Currently browsing posts by Jill Boniske.

45 Years

Going into the Academy Awards, Charlotte Rampling had a very good chance of winning a Best Actress statue — for a while. But her ill-conceived remarks about the diversity problems of the Academy could easily cost her a well-deserved prize for her role in 45 Years. In this quiet drama she plays a Kate, just a week away from her 45th wedding anniversary when she suddenly finds the underpinnings of her marriage in question, as a letter arrives to let her husband Geoff know that the perfectly preserved corpse of his true love Katya has been found, 50+ years after she disappeared into a crevasse in the Swiss Alps while on a hiking trip with him.

Oscar Nominees — Short Film [Live Action]

The Short Film category is where new filmmakers get to shine. Several of this year’s directors show a lot of promise, both in terms of directing actors and in creating a gripping story. I wonder how many of them get offers for features after the exposure the nomination gives them. And again, I really wish there were more of these being shown in theaters before the features. It seems a waste that they make the rounds at festivals, but the majority of movie lovers rarely have a chance to see them. If I had a theater!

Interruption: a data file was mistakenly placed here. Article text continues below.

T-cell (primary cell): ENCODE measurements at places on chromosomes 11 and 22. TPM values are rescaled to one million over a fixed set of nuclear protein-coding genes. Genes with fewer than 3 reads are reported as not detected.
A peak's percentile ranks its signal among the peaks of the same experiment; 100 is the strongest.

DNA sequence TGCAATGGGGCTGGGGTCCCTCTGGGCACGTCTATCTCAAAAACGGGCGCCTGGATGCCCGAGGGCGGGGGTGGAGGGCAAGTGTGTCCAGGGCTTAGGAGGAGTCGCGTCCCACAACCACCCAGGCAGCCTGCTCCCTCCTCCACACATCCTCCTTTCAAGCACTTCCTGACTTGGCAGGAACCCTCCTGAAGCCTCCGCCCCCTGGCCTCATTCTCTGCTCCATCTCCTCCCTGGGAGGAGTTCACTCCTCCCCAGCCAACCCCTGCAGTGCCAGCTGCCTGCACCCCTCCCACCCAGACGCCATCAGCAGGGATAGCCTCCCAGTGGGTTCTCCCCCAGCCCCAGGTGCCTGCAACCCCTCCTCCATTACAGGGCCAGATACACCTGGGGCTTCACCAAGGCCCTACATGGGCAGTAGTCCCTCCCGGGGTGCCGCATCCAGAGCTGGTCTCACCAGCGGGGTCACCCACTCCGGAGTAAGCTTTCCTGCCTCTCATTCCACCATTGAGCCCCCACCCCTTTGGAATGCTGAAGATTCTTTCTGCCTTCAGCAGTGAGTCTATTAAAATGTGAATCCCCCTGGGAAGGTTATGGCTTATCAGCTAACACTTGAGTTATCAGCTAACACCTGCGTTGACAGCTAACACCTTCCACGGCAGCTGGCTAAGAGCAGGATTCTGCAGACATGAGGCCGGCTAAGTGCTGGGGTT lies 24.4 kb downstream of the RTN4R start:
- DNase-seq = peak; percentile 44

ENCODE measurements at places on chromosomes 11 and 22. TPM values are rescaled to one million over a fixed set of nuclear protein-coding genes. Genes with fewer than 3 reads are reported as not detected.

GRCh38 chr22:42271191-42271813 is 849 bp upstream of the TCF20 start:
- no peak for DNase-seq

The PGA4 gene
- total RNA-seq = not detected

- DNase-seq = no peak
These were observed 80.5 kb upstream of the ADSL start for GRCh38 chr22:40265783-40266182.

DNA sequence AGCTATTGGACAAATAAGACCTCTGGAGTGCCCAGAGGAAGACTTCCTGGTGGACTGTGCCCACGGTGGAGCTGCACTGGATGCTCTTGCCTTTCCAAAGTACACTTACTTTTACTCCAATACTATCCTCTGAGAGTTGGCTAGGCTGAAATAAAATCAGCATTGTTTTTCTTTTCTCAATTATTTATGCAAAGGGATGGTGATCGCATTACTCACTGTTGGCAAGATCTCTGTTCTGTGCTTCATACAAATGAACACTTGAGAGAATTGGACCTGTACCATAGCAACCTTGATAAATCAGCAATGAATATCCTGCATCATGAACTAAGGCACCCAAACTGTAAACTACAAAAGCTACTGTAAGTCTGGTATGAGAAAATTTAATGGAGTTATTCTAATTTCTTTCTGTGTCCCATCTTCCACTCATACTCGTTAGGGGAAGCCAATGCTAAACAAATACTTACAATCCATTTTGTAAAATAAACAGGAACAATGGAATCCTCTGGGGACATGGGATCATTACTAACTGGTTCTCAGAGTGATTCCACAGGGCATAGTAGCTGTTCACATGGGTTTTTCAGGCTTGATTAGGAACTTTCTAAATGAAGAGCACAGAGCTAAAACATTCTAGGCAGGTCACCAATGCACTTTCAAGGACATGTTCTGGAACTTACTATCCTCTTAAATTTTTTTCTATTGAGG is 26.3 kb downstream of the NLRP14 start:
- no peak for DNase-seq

And the nominees are…

Oscar Nominees — Documentary [Feature]

I’ve seen all of the nominees this year, thanks to attending the AFI DOCS and Full Frame festivals and Netflix. If you’re filling out your Oscar ballot, here are my somewhat edited down reviews of the nominees. It was a great year for docs, though I think they missed a few, but I’m sure they had a hard time whittling down the field. And the nominees are…

Trailers for all the films are at the end of this post.

Oscar Nominees — Animated Short Film

I always love seeing all the shorts before the Oscars. And I always lament that we don’t get to see one of them before a feature, as we should. Sure, it would cut into theater owners profits by taking time away from the barrage of ads we are forced to sit through, but wouldn’t it be fun!

This years animated shorts were pretty spectacular. They all have different strengths. Some are great story. Some are great animation. All are worth viewing!


Italian writer/director Paolo Sorrentino was responsible for one of my favorite foreign films of the last few years, The Great Beauty aka La grande bellezza. That film dealt with a Roman writer’s shifting view of his life following his 65th birthday bash. In Sorrentino’s newest film Youth, he again looks at men of a certain age, coming to terms with their place in the world. This one is in English and stars Michael Caine as Fred and Harvey Keitel as Mick, two long time friends who are vacationing in a luxurious alpine spa.


The film Carol is gorgeous.The clothes, the sets, the cinematography. And the actresses – Cate Blanchett and Rooney Mara – are both fabulous in this 1950s era forbidden love drama directed by Todd Haynes (Far From Heaven) and adapted from a Patricia Highsmith (The Talented Mr. Ripley) novel. It is a lesbian love story told more through furtive, adoring glances and unspoken understandings than big dramatic moments. It is languid storytelling, but somehow it is effective.